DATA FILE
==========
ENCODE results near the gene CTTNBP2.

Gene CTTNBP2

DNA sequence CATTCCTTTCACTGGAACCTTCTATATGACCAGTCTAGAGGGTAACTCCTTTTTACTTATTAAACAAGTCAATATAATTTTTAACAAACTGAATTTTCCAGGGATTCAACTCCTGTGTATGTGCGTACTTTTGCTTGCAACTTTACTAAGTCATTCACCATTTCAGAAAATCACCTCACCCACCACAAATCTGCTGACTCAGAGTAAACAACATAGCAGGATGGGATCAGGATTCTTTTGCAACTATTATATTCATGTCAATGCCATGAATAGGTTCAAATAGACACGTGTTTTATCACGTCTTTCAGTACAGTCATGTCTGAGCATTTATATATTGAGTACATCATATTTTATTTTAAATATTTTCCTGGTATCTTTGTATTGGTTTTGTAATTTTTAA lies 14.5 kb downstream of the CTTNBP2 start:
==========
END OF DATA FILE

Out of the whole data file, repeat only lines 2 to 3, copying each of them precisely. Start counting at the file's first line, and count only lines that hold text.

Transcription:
Gene CTTNBP2

DNA sequence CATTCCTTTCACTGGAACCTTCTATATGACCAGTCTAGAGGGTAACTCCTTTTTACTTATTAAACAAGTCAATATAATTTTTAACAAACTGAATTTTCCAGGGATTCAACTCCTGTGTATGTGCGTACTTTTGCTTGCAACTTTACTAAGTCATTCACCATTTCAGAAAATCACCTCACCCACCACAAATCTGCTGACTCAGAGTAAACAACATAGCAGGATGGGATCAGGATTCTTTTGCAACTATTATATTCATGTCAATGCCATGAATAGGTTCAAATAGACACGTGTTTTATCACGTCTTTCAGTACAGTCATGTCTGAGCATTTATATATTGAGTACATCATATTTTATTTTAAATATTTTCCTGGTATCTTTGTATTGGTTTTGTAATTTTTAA lies 14.5 kb downstream of the CTTNBP2 start: